Let’s say we have a VERY dirty steel barrel on our hands. Don’t laugh — it happens! Put a brass brush on your rod. For brass barrels (they’re hard to get this dirty), use only plastic brushes. Spray it with Ballistol to wet the brush.
Drag your brass brush along the barrel 5-10 times. Not fast, not slow — just calm and steady. The brass brush will scratch all the big lead deposits off barrel walls and won’t hurt your steel barrel.
WATCH OUT FOR RUBBER RINGS AND OTHER DAMAGEABLE STUFF INSIDE THE BARREL AND PAST THE BREECH.
Now, wait for a couple minutes. Then, screw your patch-holding tip onto the rod. Get some cotton onto it or use a patch of cotton cloth. It must sit tight inside the barrel. Spray some Ballistol to make it wet. Run it 5-10 times through the barrel in both directions. Take it out and say, “Eek!” It should be black with some tiny, shiny flakes of lead.
Change the cloth or cotton and repeat 5-10 times. Aaah…now it comes out dark grey. Change patches again. This one comes out light grey. Change and clean until it comes out white. This alone works fine for regular cleaning if your barrel doesn’t tend to get extremely dirty.
Congratulations, you just got yourself a nice, clean barrel. However, you must finish the job.
Use a loosely woven dry cloth or cotton on your patch-holding tip or use a cotton brush to dry the barrel. Don’t be afraid. One run will not leave the barrel dry, it will leave just the right amount of oil that you need in metal pores and on its surface. You’ve heard the expression, “A light coat of oil?” That doesn’t refer to a wardrobe choice.
Then, if you like — shoot 3-5 pellets into a pellet trap to season the barrel. This will give you a thin film of lead that gives the barrel its standard accuracy and voila! Your barrel is ready to punch hundreds more precise and clean holes in paper.
For polished match barrels that are not very dirty, I use the method of some Olympic airgun shooters. It puts minimal (well, they are prone to overplaying safe) influence on the barrel and makes things extremely right and tender.
Get a fishing line – very good stuff to clean match barrels. I prefer 0.40mm Japanese line. Get 5-6 feet, fold in two, knot, pass through the barrel, loop outside the breech, knot outside the muzzle. Put a narrow strip of cloth into the loop (in my case — 6″ long, 1/5″ wide, 2 loops for .177), soak it with Ballistol, put the rest of the cloth over your fingers (as fishing line DOES cut!) and just pull steadily and slow. This will drag the cloth through the barrel and clean it. Repeat with wet cloths until it comes out white. Finish with one dry patch. Perfectly clean!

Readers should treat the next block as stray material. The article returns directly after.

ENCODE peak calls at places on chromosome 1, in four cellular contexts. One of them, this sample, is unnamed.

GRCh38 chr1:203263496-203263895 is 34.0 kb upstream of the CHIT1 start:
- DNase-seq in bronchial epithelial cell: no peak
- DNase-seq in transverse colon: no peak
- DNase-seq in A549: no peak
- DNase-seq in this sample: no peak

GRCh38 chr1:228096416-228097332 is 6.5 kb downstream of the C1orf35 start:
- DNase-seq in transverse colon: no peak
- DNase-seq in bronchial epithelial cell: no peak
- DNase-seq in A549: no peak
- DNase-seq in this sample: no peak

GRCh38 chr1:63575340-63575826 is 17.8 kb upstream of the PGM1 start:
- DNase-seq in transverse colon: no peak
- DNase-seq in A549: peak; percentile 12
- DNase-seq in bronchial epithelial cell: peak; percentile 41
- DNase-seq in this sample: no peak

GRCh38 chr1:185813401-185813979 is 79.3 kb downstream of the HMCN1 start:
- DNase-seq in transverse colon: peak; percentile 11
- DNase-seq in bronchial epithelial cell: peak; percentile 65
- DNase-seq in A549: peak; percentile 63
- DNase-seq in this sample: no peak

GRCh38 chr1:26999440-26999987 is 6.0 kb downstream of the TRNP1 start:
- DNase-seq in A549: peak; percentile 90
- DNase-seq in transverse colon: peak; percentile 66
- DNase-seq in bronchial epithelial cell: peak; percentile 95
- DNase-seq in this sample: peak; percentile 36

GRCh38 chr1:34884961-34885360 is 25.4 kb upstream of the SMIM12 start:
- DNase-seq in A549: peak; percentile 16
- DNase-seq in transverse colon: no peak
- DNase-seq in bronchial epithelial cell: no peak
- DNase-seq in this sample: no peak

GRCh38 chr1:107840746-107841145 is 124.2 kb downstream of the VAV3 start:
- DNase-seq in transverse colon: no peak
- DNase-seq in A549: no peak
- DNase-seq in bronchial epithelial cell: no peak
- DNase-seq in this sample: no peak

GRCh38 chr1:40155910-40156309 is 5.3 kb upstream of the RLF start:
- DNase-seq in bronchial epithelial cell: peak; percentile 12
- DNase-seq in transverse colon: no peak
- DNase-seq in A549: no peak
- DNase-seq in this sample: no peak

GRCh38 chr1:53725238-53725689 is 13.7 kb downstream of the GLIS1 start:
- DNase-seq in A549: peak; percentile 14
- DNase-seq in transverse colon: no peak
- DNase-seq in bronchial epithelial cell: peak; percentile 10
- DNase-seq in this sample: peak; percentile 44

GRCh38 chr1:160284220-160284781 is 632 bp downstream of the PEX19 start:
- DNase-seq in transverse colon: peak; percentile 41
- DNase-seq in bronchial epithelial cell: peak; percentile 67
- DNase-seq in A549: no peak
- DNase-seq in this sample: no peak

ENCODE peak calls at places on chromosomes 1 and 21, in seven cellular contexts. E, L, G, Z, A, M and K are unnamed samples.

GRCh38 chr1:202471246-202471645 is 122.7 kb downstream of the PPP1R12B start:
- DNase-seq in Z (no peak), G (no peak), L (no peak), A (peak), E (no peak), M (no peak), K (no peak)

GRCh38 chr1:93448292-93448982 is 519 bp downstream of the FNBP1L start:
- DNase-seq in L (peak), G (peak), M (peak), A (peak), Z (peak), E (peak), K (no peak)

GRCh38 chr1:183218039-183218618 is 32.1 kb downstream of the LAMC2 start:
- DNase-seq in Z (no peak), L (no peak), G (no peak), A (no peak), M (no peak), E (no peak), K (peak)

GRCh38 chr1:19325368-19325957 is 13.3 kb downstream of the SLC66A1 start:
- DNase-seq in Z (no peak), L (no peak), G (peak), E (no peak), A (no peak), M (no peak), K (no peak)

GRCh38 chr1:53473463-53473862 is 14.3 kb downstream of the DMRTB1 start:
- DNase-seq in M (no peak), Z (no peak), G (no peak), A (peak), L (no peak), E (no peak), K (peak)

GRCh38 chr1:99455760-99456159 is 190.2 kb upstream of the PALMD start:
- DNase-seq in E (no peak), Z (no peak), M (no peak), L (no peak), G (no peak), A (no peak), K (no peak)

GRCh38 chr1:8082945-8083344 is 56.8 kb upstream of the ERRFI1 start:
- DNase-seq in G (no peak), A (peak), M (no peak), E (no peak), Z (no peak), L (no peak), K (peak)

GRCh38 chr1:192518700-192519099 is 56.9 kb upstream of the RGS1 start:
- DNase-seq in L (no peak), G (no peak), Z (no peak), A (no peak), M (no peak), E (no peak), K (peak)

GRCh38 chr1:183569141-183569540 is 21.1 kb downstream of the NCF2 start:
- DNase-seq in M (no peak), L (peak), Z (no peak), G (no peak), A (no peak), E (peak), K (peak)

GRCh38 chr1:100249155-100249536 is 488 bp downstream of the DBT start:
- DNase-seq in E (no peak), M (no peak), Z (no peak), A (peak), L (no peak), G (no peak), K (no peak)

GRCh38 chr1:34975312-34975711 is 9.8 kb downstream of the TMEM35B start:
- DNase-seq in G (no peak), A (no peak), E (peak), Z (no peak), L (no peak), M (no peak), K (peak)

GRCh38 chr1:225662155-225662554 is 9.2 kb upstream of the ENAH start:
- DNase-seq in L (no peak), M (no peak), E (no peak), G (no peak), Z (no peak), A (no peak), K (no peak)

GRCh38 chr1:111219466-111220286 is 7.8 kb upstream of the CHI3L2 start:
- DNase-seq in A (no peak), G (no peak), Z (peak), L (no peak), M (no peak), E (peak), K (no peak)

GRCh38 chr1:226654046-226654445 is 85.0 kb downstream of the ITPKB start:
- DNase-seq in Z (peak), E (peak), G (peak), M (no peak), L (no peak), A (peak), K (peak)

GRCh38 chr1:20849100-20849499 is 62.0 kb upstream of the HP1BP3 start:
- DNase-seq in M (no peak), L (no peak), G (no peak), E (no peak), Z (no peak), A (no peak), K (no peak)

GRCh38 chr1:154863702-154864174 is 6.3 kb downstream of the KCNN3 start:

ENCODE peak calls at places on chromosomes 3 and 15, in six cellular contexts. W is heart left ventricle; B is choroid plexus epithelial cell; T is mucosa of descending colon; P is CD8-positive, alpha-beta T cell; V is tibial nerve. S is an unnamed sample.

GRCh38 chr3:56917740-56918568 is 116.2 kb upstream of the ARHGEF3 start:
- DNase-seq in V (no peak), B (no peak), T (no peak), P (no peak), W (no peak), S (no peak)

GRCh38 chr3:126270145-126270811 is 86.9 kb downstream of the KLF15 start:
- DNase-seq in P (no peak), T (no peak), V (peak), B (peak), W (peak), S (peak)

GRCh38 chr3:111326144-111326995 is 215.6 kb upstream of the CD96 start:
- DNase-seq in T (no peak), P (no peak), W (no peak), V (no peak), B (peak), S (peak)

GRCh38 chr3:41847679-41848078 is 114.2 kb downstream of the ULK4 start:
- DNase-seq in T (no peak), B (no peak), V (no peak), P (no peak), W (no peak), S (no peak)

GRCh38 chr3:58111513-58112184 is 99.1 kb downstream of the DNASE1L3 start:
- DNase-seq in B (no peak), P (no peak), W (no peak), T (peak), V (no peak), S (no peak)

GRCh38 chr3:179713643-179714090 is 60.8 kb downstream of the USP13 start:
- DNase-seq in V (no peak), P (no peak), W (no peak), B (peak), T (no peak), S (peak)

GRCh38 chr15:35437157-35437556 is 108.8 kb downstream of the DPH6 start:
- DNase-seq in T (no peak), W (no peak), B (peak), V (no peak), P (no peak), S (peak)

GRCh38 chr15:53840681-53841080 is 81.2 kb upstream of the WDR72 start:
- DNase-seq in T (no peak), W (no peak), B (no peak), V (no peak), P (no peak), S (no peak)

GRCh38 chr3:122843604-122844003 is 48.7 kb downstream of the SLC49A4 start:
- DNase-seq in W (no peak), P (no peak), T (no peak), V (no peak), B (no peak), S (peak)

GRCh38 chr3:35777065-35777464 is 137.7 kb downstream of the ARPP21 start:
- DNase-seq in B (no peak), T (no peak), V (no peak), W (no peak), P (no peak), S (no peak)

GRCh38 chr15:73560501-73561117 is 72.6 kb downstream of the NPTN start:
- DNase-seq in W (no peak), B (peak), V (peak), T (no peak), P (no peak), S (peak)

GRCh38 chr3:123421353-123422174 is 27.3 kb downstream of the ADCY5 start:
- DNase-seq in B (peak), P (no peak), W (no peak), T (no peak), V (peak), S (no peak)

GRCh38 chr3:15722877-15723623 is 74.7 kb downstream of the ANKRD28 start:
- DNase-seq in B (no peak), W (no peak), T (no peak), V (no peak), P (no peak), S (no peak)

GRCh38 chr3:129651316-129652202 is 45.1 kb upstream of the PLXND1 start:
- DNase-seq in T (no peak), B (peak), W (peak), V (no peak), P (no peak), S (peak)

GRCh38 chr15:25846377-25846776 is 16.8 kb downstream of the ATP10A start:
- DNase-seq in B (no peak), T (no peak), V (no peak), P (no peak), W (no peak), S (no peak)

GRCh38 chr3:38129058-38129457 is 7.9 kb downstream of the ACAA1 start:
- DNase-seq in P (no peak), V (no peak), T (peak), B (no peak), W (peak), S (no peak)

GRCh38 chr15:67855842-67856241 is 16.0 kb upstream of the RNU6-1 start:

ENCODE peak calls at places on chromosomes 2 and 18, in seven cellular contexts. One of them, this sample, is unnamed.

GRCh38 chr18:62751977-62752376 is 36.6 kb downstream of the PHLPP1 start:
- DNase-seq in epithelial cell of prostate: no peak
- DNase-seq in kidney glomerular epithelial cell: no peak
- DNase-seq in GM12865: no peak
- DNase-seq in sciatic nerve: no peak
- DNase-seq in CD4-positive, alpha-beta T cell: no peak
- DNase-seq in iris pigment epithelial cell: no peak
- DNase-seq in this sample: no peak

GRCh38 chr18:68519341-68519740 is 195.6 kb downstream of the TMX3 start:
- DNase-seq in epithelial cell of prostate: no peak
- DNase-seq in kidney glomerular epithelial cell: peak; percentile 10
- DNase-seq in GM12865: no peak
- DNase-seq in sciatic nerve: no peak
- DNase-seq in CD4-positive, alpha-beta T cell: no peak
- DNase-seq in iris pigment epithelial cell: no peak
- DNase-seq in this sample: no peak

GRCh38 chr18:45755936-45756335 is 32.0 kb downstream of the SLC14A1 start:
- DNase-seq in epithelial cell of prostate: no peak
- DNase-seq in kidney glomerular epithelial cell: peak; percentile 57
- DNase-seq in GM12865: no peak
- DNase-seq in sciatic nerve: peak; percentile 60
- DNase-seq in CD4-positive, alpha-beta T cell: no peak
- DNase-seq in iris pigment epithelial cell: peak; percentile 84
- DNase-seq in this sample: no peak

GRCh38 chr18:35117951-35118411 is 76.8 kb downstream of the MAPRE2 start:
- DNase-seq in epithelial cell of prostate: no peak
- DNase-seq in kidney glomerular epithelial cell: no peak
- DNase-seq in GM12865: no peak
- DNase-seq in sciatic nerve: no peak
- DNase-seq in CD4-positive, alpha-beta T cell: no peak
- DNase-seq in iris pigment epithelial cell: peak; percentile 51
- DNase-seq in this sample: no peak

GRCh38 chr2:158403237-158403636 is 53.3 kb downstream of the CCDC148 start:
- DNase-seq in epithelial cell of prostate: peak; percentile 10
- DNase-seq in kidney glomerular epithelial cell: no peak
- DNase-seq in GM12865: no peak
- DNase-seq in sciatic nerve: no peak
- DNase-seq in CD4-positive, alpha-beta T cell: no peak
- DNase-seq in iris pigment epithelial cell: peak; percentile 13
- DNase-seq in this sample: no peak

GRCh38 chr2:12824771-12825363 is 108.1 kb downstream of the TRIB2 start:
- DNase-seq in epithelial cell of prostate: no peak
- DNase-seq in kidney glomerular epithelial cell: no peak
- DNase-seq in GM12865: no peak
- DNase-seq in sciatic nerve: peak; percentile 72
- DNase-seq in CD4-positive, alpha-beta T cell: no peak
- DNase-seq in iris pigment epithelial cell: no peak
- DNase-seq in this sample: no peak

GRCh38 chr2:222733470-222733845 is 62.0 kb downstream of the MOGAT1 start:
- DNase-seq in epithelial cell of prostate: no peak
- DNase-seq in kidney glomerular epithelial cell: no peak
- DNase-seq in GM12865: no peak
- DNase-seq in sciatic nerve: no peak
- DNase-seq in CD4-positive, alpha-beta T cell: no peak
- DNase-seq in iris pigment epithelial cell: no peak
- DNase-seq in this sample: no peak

There’s another kind of problem with CO2 guns that I mentioned before — water and carbon acid. To maximize your CO2 gun’s service life (don’t consider it to be just a plinker — FWB and Walther made some Olympic CO2 match rifles, and the Hämmerli 850 AirMagnum is a serious piece even by today’s standards), depressurize it and apply some WD-40 into the barrel with a cotton brush or patch-holding tip and cotton cloth after every session. This will get the water out of the pores and preserve it from rust. The same goes for shooting PCPs and springers in misty or high-humidity outdoor conditions.
And a finishing touch — gently rub your rifles steel parts with a soft cloth, slightly wet with oil. Congratulations — you’re done!
by Tom Gaylord, a.k.a. B.B. Pelletier
I’m still in Ft. Smith, Arkansas, as I write this, so please excuse the brevity of the report. A while ago, I wrote down this idea as a possible report topic. Those who haven’t yet come over to PCPs often wonder how reliable they are, and those who already have the guns sometimes encounter things that are common problems but new to them. Let’s talk about that today.
WARNING: The procedures I am about to describe are for those who know what they are doing. In every case, there are proper safety steps to be taken so accidents don’t happen. I cannot possibly describe all of those steps, so the following procedures are presented only for your education — not to train you as an airgunsmith. Safety with pressurized air and airguns should always be the No. 1 concern.
I can’t fill this airgun!
Boy, have I ever heard this one! It can come to you in a variety of ways, such as, “This airgun is broken — how do I return it?” I used to get at least one of those calls every month while I was the technical director at AirForce Airguns. The first few times I heard it, I was worried; but I got so used to hearing it that I would start telling them the cure before the problem had been fully stated.
The guy would tell me that he couldn’t fill his old-style Condor tank. I asked him how he was trying to fill it — from a scuba tank or with a hand pump — and a lot of times that made the guy mad. He wanted to know why that mattered because he should be able to fill the gun from a scuba tank or from a hand pump. Right? When this call came in, I knew he was filling with a hand pump, and I also knew he was trying to fill an empty tank.